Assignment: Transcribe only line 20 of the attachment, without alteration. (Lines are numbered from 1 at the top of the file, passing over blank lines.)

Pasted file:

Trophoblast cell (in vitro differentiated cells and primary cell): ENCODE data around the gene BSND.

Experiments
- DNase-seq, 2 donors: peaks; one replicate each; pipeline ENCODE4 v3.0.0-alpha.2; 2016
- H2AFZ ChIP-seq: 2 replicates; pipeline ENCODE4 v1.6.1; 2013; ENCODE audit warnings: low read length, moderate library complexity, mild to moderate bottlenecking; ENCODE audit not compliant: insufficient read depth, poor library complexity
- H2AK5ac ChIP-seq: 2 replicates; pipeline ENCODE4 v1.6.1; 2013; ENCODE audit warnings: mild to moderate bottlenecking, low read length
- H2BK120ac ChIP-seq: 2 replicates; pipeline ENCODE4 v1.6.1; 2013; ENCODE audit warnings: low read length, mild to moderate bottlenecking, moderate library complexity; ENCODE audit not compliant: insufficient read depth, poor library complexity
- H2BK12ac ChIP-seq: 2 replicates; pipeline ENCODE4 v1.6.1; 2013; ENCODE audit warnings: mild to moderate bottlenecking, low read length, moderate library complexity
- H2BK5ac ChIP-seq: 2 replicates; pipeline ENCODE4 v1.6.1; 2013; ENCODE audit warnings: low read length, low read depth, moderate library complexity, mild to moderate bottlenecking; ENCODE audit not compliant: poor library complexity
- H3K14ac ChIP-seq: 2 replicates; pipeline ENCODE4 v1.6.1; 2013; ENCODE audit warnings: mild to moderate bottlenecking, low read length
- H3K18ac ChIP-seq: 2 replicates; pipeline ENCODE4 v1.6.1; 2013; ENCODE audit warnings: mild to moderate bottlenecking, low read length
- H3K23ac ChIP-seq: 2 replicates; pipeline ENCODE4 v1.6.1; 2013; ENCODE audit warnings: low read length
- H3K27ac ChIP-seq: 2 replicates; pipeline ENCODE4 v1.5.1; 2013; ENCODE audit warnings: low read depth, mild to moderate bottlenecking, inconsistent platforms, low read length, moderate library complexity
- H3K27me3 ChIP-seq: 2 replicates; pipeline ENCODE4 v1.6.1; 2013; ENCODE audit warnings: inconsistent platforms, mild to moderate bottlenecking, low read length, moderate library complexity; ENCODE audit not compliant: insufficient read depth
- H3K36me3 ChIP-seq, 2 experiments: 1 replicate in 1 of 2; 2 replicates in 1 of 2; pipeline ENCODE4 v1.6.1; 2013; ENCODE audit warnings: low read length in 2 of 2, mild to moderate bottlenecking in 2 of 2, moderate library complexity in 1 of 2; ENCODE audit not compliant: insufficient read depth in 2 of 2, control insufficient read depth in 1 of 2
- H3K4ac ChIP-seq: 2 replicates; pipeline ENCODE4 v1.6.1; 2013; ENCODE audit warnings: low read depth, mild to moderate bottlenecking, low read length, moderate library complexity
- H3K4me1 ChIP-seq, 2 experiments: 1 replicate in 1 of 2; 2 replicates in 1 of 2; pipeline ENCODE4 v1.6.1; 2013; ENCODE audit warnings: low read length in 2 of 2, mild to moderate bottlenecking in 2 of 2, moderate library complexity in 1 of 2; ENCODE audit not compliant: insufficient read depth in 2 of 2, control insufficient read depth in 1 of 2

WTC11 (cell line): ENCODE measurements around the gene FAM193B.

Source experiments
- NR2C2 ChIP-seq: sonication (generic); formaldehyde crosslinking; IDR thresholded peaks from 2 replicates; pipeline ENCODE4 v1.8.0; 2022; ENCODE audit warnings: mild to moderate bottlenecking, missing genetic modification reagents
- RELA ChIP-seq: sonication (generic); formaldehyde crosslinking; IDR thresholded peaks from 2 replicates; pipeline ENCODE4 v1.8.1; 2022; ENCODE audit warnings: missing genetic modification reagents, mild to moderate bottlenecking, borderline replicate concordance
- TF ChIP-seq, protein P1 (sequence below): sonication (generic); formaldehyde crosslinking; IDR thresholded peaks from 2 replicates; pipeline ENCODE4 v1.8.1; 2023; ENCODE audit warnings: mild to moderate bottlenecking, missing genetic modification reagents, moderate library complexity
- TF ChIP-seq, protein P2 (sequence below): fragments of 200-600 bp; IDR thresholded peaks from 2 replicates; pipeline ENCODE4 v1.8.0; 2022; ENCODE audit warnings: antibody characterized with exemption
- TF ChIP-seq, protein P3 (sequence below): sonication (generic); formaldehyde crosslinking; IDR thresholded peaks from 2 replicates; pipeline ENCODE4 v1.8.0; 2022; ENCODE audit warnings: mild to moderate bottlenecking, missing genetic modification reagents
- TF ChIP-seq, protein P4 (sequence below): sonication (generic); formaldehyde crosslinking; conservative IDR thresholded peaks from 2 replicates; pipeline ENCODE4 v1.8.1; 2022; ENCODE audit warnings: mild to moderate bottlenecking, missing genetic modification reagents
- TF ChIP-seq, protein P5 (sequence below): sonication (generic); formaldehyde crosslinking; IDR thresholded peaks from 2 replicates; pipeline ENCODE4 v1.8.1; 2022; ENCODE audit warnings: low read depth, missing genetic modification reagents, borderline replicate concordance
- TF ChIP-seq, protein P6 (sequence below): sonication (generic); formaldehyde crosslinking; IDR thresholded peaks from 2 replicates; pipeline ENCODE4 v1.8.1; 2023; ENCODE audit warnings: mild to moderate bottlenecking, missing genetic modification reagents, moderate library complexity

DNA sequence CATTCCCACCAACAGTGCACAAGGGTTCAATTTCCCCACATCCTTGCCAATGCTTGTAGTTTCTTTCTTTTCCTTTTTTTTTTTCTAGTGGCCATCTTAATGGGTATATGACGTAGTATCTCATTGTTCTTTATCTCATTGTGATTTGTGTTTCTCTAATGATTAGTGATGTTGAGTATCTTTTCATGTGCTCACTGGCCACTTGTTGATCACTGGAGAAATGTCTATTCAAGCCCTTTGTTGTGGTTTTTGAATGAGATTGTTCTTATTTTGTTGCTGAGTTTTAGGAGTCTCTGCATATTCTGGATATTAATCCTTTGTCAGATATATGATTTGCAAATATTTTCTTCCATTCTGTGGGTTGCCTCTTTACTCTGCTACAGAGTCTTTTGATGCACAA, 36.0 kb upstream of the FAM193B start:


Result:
- RELA ChIP-seq: sonication (generic); formaldehyde crosslinking; IDR thresholded peaks from 2 replicates; pipeline ENCODE4 v1.8.1; 2022; ENCODE audit warnings: missing genetic modification reagents, mild to moderate bottlenecking, borderline replicate concordance